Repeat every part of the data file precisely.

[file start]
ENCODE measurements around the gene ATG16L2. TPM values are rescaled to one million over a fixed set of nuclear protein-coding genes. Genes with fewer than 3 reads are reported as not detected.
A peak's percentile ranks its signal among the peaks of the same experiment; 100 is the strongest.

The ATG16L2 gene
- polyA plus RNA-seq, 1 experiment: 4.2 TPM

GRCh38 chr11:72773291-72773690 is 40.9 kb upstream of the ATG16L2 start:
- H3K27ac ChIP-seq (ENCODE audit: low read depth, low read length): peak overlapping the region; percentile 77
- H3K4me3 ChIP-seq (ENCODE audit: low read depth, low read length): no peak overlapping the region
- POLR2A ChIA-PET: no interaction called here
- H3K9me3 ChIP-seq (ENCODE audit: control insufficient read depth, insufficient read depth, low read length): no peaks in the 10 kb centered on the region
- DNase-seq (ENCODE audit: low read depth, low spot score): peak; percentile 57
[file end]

ENCODE measurements around the gene ATG16L2. TPM values are rescaled to one million over a fixed set of nuclear protein-coding genes. Genes with fewer than 3 reads are reported as not detected.
A peak's percentile ranks its signal among the peaks of the same experiment; 100 is the strongest.

The ATG16L2 gene
- polyA plus RNA-seq, 1 experiment: 4.2 TPM

GRCh38 chr11:72773291-72773690 is 40.9 kb upstream of the ATG16L2 start:
- H3K27ac ChIP-seq (ENCODE audit: low read depth, low read length): peak overlapping the region; percentile 77
- H3K4me3 ChIP-seq (ENCODE audit: low read depth, low read length): no peak overlapping the region
- POLR2A ChIA-PET: no interaction called here
- H3K9me3 ChIP-seq (ENCODE audit: control insufficient read depth, insufficient read depth, low read length): no peaks in the 10 kb centered on the region
- DNase-seq (ENCODE audit: low read depth, low spot score): peak; percentile 57